Oh, my, it's come to this: the media has dug up Paul Bremer and asked him what to do in Iraq. Since I try to limit the use of four-letter words here to discussions of linguistics or quotes from others, and since any discussion of this would consist of a prolonged spewing of profanities, I shall refrain.
All of the neocons, it seems, are coming out of the woodwork and, like the Bourbons in the phrase usually attributed to Talleyrand., they have learned nothing and forgotten nothing. Bill Kristol was just on CNN; Max Boot and various Kagans are writing op-eds, and I don't even watch Fox News. Has Dick Cheney checked in yet? The neocons, of course, say ISIS' successes in Iraq is all Obama's fault, since he didn't leave a residual force. (I have this odd memory that we tried but that the Maliki government wouldn't negotiate a status of forces agreement. I guess I hallucinated that.)
Those who don't blame Obama blame George W. Bush. Colin Powell's "Pottery Barn Rule" ("If you break it, you've bought it") is enjoying a revival. And certainly if the US had never gone into Iraq, or stayed so long, things might have evolved very differently.
But ultimate causation is an endless issue. Maybe it's all Saddam's fault, or the Iran-Iraq war. Maybe it was the Baath in general, or the 1958 Revolution, or Nuri's adherence to the Baghdad Pact. Maybe it was the British favoritism of Sunnis under the mandate, or the population bombing campaign in 1920 or of course, the usual suspects, Sykes and Picot. Ottoman policies could be responsible, or the Mongols' destruction of Baghdad and the irrigation system in 1258, or ... well, you get the point. You could play the blame game back to Sargon of Akkad, or the Sumerians.
I'm not exonerating Bush or Obama, by the way. (And as always, opinions on this blog are my own and do not reflect the views of The Middle East Institute, which does not take institutional positions on Middle Eastern controversies.) Everyone who has touched Iraq played a role in this. And though you wouldn't know it from some of the US political debate. Nuri al-Maliki has alienated the Sunni allies he once had; Iran, the war in Syria, and the meddling of the Gulf States and Turkey are also contributors.
But while US policies since 2003 (or 1991) are clearly complicit, the debate over which political party deserves the blame and how exactly America should "fix" Iraq is typical American domestic politics. I would never hold myself out as an Iraq expert (I've spent a total of five days there, but have studied its politics and history), I'm amazed at the self-acknowledged Iraq experts turning up on TV. Nobody like Phebe Marr, or Charles Tripp, or Peter Sluglett, or Adeed Dawisha, or Toby Dodge, or Amatzia Baram, mind you, though Reidar Visser has given an interview or two. Washington think-tankers have some people who at least know the subject, and while I often disagree with Ken Pollack or Mike Eisenstadt, I respect their genuine knowledge of the background. But many commentators on both sides are just grinding political axes. Majid Khadduri and Hanna Batatu (two very different men, but both profoundly understood Iraq) must be restless in their graves. I particularly wish Batatu were available for comment.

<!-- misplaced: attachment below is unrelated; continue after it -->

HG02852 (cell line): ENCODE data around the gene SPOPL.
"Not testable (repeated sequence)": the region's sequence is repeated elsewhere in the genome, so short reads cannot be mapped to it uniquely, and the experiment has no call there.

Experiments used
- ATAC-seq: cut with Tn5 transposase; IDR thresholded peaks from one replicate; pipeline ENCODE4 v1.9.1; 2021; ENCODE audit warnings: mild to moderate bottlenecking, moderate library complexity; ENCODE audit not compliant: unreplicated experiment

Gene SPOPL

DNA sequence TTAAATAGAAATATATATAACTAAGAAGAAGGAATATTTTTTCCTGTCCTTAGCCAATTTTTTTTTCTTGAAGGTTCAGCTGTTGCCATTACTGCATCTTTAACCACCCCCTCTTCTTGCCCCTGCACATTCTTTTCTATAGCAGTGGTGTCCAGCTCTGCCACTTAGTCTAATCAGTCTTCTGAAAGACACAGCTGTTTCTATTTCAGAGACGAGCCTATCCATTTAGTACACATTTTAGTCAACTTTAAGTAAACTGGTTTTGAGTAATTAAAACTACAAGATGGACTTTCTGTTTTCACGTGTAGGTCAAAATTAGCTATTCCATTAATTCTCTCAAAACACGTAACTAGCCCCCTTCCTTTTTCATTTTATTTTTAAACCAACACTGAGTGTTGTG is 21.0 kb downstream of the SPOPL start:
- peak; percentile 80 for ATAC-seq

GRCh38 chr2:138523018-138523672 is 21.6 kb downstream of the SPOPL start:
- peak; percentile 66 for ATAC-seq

The current American blame game reminds me as nothing so much as the debate among former Confederate Generals after the US Civil War over responsibility for the loss at Gettysburg. Although Robert E. Lee blamed himself ("It is all my fault") and George Pickett of Pickett's charge blamed Lee for the destruction of his division, Lee's death in 1870 meant he was beyond criticism. Ex-Confederates then engaged in vigorous debates in journals such as Confederate Veteran and Southern Historical Society Papers for years about responsibility for Gettysburg. Many blamed Jeb Stuart, the absence of whose cavalry left Lee without crucial intelligence; Stuart died in the war but guerrilla John S. Mosby became his defender. After Lee's apotheosis (and therefore immunity from criticism), some blamed Richard Ewell and Jubal Early for failing to take the high ground on the first day. Early himself then became the most vigorous advocate for blaming James Longstreet, who doubted the plan to assault the Union lines frontally and was accused of acting slowly as a result. (The fact that Longstreet became a Republican while U.S. Grant was President fueled the hostility.)
The whole ex-Confederate debate almost never noted the fact that at Gettysburg there were also some 75,000 Union troops on the battlefield, superior in numbers and occupying a secure position on higher ground, and that this just might have played a role in the Confederate loss.
Just as I feel both Maliki and ISIS may bear at least some of the responsibility for events in Iraq.